Fiordland National Park
Fiordland is the largest national park in New Zealand and also one of the largest in the world. It was formed from intense heat and pressure deep in the earth's crust about 500 million years ago causing the formation of gneiss, schist and granite rocks. Over the last two million years glaciers have at times covered the area, creating U-shaped valleys, many of which are now lakes or fiords.
Fiordland frequently get’s strong Westerlies often with rain and snow. In fact the annual rainfall varies from 1200mm in Te Anau to 8000mm in Milford Sound. Rain falls in Fiordland on over 200 days each year.
Vegetation and Wildlife
Much of Fiordland’s forest clings to steep faces of hard rock covered only by a thin layer of rich, peaty humus and moss. Tree avalanches are common.
Common vegetation that you may see are:-
- Beech trees – mainly the Silver Beech
- Rimu and Miro
- Tree ferns
- Mosses and
Fiordland is home to several threatened native animals.
Home of the Pukeko and the last mainland stronghold for the Fiordland Kākāpō, a nocturnal flightless parrot, which was driven to the edge of extinction by introduced predators. An extensive recovery programme on a number of predator-free offshore islands has successfully increased the population from 50-86 over the past few years.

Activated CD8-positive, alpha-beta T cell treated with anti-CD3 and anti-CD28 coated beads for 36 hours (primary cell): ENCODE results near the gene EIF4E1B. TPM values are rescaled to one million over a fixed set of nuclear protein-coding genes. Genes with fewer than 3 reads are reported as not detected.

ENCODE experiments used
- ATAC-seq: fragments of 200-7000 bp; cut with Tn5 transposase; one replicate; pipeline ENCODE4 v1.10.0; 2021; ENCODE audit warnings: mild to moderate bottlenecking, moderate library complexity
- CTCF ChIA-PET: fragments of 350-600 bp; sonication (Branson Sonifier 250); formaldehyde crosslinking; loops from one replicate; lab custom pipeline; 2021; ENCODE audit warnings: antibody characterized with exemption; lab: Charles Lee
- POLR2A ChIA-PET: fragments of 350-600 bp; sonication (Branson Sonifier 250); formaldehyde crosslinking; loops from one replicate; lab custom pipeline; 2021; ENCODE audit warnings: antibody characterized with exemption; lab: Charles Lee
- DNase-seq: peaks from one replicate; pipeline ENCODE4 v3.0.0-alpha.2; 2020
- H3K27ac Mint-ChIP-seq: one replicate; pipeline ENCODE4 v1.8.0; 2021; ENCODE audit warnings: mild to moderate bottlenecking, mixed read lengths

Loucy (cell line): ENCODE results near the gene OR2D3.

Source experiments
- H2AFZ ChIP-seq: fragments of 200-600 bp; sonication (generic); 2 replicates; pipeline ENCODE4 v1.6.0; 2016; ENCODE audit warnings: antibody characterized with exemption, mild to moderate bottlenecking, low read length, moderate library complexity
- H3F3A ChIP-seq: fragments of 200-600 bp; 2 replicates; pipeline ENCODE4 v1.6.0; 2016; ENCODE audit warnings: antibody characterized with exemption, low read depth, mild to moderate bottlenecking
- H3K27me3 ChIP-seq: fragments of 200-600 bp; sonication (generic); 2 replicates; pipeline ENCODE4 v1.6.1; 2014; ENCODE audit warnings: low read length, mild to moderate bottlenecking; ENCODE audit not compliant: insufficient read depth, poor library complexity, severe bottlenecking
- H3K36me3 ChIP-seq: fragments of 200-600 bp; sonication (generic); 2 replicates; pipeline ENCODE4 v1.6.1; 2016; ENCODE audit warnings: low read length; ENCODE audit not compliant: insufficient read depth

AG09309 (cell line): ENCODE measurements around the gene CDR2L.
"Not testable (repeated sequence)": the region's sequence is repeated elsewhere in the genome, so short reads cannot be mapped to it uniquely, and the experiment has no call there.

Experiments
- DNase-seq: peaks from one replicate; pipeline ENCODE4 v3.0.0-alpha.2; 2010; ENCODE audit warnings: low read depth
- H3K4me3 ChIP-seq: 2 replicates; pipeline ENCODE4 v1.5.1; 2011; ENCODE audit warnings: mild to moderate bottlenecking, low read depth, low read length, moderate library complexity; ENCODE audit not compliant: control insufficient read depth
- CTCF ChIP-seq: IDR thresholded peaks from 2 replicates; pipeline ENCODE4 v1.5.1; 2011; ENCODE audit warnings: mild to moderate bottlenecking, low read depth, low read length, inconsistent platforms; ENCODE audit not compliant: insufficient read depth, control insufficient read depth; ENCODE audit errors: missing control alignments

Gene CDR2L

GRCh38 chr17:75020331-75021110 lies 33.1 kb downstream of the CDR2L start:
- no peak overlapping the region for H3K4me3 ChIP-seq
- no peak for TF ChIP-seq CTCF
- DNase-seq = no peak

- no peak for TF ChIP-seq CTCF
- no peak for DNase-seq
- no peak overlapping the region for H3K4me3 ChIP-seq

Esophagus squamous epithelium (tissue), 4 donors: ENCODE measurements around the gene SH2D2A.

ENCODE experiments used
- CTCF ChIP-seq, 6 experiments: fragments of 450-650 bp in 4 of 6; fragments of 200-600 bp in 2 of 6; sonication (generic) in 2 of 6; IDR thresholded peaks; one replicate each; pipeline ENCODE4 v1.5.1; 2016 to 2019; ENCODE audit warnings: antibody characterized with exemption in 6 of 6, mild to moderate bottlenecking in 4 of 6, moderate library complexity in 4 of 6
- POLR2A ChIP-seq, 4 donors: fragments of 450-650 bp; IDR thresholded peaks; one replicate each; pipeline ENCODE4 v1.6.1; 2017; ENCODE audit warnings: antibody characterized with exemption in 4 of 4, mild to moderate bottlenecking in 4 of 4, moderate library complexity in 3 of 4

You may also get to see yellow-crowned parakeets, robins, Kākā, long-tailed bats and a recently discovered colony of short-tailed bats.
Blue ducks and southern crested grebes are also found on Fiordland lakes and streams. And since the removal of rats the rare Fiordland skink may also be seen along with introduced animals such as mice, rats, stoats, hares, deer and possums.
Visitors are likely to see the common forest birds like tomtits, brown creepers, grey warblers, fantails, tūī, bellbirds and native pigeons. Brown kiwi are reasonably common not to mention the inquisitive mountain parrot, the kea.
Fiordland’s Marine Life
The marine environment of Fiordland is as unique as its land areas. The very heavy rainfall of the region creates a permanent freshwater layer above the sea water in the fiords.
It is home to sponges, corals and fish of sub-tropical, cool water and deep water varieties. The fiords support the world’s biggest population of black coral trees of about seven million colonies, some of them up to 200 years old.
Bottlenose dolphins, fur seals, Fiordland crested penguins and little blue penguins are resident in the fiords and something you are likely to see if you are doing a trip with Deep Cove Charters.
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